1. Dismiss Notice
  2. Download free Tapatalk for iPhone or Tapatalk for Android for your phone and follow the SDN forums with push notifications.
    Dismiss Notice
  3. Hey Texans—join us for a DFW meetup! Click here to learn more.
    Dismiss Notice

what is the best way to become interventional neuroradiologist?

Discussion in 'Radiology' started by lifemaker, Apr 18, 2007.

  1. lifemaker

    Joined:
    Apr 18, 2007
    Messages:
    9
    Likes Received:
    0
    Hello, this is my first participation in this forum.
    I am medical student in my final year, interesting in interventional neuroradiology and neurology. But I read alot of discussion about the competitive nature of radiology.
    My question: is it possible to go to Interventional neuroradiology through neurology program ( not neurosurgery program ).
    Please inform me...:confused: :confused:
     
  2. Note: SDN Members do not see this ad.

  3. Docxter

    Docxter Senior Member
    7+ Year Member

    Joined:
    Jan 27, 2004
    Messages:
    462
    Likes Received:
    3
    Yes. First do internship year + neurology residency + vascular neurology fellowship. Then you can apply to neuroendovascular fellowships.
     
  4. lifemaker

    Joined:
    Apr 18, 2007
    Messages:
    9
    Likes Received:
    0
    Thank you very much for your response, but how long each program will take? and do you know any active INR programm, accept neurologists as candidate for interventional neuroradiology(INR)?
     
  5. dphoenix

    dphoenix New Member
    7+ Year Member

    Joined:
    Jun 11, 2003
    Messages:
    46
    Likes Received:
    0
    INR programs will take neurologists who have done a stroke fellowship, but my understanding is that they take radiologists first, so you better be an outstanding neurologist with great recs.

    Also, don't forget that after 6 years of training, you will not be board certified in radiology which is required to have hospital privileges with most radiology groups in the country.

    Think carefully before you choose neuro if you really want to do INR; its definitely not a backdoor and most likely you will end up doing neuro. i think neurosurg or radiology is much better and worth the effort if INR is your end-goal.
     
  6. hans19

    hans19 I'm back...
    Moderator Emeritus 5+ Year Member

    Joined:
    Jun 9, 2004
    Messages:
    929
    Likes Received:
    13
    Status:
    Attending Physician
    Yes, neurologists can apply to the field, but they are at a huge disadvantage and face an uphill battle compared to radiology and neurosurgery applicants.

    The best way in the future, to get into the field, IMO is neurosurgery > Radiology >> neurology.

    When a patient comes in with a ruptured aneurysm with SAH, neurosurgeons will be consulted first. Also they can take care of complications and do IVDs and craniotomies (but if it comes to a craniotomy, chances are your patient isn't going to do well AT ALL). In the future they will be very well positioned in the field if it comes down to a turf war. For the time being, there are few radiologists and fewer neurosurgeons who are pursuing this field, there should be room for everyone for some time to come. As it is now most INR programs are run by neuroradiologists, or co administered by neuroradiologists and neurosurgeons. Rads and NSs will be favored over the neurology applicant.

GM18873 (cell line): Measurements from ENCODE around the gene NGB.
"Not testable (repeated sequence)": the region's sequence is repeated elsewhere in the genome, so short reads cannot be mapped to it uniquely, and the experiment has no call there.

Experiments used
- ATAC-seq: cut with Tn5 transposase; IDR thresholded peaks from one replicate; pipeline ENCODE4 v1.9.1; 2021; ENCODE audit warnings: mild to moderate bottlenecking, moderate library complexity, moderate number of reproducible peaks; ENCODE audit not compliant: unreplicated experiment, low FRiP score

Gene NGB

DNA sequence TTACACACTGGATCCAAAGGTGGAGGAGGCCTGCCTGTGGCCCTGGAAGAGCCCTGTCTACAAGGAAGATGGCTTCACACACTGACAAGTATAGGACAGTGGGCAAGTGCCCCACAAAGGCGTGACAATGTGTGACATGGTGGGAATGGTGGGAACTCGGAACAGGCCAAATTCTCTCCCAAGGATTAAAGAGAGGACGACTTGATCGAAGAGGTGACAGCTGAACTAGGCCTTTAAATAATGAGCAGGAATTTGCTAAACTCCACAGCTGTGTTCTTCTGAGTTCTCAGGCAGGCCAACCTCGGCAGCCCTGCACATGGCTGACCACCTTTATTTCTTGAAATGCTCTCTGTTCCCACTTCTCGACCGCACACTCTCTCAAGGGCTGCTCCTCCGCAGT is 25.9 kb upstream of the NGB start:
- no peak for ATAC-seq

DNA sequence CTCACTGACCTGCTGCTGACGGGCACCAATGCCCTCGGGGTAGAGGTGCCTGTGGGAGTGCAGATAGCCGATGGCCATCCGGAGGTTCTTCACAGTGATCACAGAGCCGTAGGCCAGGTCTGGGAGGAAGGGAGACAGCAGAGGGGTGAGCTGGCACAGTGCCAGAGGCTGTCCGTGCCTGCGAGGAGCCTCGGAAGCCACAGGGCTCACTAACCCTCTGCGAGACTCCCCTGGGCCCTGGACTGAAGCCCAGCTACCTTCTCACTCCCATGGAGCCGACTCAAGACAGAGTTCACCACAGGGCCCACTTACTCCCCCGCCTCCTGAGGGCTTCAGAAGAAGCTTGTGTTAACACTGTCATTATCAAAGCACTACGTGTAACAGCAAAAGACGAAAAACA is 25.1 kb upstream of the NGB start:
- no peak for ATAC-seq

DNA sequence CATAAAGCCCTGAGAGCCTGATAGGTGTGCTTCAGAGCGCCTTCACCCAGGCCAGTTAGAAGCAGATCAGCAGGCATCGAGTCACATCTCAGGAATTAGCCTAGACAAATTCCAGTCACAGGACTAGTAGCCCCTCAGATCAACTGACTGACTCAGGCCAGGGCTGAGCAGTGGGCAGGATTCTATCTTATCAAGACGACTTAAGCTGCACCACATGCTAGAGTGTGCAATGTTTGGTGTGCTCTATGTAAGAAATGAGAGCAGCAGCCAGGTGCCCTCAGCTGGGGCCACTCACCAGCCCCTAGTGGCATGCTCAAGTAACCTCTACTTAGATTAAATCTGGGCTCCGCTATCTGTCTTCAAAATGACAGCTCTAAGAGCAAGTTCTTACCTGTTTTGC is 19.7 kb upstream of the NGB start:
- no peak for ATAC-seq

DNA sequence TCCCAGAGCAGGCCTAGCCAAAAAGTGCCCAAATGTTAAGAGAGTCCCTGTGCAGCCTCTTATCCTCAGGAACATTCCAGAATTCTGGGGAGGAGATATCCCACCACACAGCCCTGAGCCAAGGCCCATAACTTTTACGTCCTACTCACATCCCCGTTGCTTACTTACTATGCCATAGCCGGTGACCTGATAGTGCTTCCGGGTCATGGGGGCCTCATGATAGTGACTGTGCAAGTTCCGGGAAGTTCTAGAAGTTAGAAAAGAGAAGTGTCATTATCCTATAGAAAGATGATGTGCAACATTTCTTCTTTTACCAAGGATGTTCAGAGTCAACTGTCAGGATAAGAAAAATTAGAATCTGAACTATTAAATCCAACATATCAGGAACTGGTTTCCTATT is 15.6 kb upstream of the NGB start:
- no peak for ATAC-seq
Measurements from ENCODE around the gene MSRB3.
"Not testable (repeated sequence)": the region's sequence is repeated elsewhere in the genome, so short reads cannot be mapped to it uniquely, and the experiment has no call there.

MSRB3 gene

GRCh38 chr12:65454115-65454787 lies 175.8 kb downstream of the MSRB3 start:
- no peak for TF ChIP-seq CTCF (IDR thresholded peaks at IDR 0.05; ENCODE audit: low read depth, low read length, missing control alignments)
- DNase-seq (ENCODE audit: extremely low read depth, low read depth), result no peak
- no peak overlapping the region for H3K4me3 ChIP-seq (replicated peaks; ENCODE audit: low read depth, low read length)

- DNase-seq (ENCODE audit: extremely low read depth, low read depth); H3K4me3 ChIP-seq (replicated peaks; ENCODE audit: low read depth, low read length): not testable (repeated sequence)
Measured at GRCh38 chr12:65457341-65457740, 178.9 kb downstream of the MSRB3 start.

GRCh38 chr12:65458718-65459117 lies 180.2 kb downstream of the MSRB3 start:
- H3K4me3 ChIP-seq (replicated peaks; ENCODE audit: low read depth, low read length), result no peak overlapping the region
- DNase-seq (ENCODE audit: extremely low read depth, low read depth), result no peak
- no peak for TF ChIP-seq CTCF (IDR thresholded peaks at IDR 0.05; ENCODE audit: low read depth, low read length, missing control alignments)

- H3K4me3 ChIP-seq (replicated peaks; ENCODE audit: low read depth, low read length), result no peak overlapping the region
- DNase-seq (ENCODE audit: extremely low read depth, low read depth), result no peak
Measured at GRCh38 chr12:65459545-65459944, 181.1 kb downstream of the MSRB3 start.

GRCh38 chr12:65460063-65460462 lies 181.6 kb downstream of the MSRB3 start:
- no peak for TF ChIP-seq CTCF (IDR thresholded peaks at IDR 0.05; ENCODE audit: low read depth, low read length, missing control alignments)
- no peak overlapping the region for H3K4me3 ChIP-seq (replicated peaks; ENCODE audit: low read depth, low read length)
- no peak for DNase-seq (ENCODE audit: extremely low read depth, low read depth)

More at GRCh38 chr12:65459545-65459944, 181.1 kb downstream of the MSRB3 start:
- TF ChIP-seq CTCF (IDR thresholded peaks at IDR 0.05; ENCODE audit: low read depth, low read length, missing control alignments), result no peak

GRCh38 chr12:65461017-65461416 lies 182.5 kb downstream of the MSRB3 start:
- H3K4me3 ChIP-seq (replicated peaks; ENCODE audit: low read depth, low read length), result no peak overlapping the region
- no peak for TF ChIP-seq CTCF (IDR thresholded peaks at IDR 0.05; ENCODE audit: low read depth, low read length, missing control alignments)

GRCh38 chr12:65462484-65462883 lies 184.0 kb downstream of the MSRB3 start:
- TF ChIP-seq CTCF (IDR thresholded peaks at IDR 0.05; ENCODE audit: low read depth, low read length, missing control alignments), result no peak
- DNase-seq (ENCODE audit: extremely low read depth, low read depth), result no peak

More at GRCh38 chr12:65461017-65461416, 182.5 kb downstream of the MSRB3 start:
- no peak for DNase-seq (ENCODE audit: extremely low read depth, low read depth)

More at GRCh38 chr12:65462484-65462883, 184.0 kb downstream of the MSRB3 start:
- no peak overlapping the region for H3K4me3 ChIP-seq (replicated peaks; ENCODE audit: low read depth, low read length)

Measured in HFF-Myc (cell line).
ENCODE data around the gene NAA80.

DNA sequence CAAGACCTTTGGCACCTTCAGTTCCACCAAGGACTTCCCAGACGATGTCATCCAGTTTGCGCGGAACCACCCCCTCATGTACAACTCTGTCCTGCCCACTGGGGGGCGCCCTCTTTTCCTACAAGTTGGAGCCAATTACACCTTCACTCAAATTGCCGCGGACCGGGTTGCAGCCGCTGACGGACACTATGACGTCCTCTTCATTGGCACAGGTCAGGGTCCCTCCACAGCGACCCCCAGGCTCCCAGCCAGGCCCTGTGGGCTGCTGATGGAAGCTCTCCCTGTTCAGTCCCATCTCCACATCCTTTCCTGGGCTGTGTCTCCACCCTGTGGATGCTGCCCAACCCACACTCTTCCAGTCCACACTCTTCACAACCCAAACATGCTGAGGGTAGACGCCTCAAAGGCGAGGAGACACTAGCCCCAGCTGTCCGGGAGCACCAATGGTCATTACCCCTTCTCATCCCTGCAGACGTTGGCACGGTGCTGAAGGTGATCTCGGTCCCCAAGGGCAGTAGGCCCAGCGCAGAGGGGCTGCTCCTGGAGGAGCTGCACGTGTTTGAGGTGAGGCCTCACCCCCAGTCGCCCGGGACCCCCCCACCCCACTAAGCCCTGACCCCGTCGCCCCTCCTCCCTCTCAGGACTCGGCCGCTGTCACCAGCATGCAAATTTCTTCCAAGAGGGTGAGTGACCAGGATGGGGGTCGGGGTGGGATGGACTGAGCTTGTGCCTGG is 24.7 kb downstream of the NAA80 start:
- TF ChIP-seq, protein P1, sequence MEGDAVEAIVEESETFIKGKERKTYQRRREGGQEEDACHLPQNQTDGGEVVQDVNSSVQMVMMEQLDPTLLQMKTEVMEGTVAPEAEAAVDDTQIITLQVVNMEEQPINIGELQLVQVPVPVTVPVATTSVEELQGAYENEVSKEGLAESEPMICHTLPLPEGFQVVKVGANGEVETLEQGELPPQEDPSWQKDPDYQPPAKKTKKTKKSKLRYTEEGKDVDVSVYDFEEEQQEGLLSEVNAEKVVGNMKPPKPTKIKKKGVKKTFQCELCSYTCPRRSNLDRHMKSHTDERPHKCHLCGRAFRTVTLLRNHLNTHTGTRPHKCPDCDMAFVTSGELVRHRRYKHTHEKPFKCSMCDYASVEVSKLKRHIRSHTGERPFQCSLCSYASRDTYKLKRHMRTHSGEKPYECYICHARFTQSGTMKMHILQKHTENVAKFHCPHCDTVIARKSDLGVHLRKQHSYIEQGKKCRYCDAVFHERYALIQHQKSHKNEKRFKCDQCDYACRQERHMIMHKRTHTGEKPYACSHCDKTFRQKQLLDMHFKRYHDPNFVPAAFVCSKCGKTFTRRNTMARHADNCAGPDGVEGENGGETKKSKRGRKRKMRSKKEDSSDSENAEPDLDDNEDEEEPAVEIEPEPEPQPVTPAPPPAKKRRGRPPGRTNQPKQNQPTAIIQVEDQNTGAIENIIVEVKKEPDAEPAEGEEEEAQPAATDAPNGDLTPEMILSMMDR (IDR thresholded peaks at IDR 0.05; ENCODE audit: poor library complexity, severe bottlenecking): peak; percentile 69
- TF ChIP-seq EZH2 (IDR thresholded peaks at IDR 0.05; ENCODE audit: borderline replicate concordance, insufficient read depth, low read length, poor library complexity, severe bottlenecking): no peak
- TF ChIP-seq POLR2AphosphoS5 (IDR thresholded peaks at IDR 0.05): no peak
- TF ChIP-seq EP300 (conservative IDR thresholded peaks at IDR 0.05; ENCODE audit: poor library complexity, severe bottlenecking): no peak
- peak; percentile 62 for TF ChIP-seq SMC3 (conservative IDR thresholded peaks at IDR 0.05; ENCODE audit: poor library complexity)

Neurologists do not have the catheter skills or fluoroscopy skills and are at a huge disadvantage compared to other applicants. Radiologists should know the anatomy and fluoro as second nature. Neurosurgeons too have a knowledge of the anatomy and have rudimentary fluoro exposure from the spine work that they do.

    True, neurologists they have the advantage in stroke care, but only a subset of INR patients are embolic stroke patients. Overall, neurosurgeons are well suited to take care of the sickest of the sick. My advice is that if you are serious about the field consider neurosurgery or radiology depending on what your interests are. Neurology is a distant third.

    Hans
     
  7. lifemaker

    Joined:
    Apr 18, 2007
    Messages:
    9
    Likes Received:
    0
    Thank you for your golden advises. Really it is nice forum and nice members:) :) :)
    I have more questions:
    What is the future for INR, do you think it will be master by neurosurgeons or INRs???
    What is the competitive nature of neurosurgery?
     
  8. hans19

    hans19 I'm back...
    Moderator Emeritus 5+ Year Member

    Joined:
    Jun 9, 2004
    Messages:
    929
    Likes Received:
    13
    Status:
    Attending Physician
    In 20-30 years, I think INR will be mostly done by neurosurgeons. If stroke intervention ever takes off, that aspect may be managed by neurologists.

    If you are interested in neurosurgery, it may be better to ask your question in the neurosurgery forum.

    Radiology and neurosurgery are competitive fields, neurology is much less competitive. After the residencies it is relatively easy to get into INR as a radiologist or neurosurgeon, and much more difficult as a neurologist.

    Are you per chance an IMG? If not forgive me. If you happen to be an IMG and you truly want to practice INR in the US, it may be easier for you to get your foot in the door through neurology (more IMG friendly) than radiology or neurosurgery. Then work really hard, do a stroke fellowship and try to get into an INR fellowship.

    Good luck.
     
  9. danielmd06

    danielmd06 Neurosomnologist